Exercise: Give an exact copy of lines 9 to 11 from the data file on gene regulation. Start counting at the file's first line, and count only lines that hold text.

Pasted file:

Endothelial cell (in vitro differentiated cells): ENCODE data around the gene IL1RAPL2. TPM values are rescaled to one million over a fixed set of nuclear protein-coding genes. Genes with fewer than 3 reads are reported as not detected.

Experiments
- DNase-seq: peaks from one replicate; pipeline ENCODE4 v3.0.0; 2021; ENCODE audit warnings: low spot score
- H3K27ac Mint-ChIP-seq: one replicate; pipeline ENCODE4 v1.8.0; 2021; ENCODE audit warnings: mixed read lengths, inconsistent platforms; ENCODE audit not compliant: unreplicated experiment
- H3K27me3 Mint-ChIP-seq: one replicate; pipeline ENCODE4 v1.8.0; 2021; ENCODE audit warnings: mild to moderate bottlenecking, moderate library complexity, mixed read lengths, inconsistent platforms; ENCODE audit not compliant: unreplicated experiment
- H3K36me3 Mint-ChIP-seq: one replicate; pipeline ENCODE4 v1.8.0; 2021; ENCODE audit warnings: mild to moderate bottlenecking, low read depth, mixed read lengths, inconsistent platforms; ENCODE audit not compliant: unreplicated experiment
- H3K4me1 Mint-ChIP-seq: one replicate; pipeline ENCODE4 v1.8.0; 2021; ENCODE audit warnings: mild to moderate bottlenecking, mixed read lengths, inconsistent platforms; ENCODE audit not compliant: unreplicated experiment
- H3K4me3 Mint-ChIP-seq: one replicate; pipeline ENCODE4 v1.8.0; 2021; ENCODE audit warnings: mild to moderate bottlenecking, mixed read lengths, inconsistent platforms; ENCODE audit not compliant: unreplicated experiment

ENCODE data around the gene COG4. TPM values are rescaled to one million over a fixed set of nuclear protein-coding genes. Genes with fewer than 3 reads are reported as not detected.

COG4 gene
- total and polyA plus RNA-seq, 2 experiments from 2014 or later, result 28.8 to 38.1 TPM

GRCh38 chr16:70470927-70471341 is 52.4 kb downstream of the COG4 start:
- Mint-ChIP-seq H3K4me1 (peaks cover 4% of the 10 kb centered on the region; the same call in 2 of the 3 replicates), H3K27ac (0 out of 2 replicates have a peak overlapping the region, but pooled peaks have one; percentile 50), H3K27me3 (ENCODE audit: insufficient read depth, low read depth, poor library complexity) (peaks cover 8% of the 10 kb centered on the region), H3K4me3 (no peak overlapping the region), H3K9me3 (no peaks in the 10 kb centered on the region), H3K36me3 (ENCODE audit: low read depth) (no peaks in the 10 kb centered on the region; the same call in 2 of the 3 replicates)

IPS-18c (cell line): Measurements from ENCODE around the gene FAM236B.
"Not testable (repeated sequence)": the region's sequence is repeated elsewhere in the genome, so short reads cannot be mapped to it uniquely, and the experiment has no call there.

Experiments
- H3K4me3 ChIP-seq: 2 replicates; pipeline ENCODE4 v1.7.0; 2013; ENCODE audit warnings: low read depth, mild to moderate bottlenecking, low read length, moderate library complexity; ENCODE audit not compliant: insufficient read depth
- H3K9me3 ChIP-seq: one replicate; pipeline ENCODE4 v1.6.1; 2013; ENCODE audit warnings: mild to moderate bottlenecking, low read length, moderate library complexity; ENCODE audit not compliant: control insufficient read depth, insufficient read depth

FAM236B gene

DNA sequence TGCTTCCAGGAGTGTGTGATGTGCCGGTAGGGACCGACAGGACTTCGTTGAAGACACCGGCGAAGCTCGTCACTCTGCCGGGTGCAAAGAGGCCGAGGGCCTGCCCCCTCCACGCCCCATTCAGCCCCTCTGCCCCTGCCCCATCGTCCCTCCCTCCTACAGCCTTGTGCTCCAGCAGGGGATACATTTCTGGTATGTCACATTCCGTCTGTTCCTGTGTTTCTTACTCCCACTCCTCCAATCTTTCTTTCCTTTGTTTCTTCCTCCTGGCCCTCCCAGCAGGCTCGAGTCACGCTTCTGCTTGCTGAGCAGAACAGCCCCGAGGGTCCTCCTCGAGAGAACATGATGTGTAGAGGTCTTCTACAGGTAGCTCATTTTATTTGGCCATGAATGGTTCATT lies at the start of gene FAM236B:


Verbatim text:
ENCODE data around the gene COG4. TPM values are rescaled to one million over a fixed set of nuclear protein-coding genes. Genes with fewer than 3 reads are reported as not detected.

COG4 gene
- total and polyA plus RNA-seq, 2 experiments from 2014 or later, result 28.8 to 38.1 TPM